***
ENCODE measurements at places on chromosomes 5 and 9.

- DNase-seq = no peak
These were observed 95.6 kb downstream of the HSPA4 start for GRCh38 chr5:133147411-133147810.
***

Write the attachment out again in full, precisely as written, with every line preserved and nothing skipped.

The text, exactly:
ENCODE measurements at places on chromosomes 5 and 9.

- DNase-seq = no peak
These were observed 95.6 kb downstream of the HSPA4 start for GRCh38 chr5:133147411-133147810.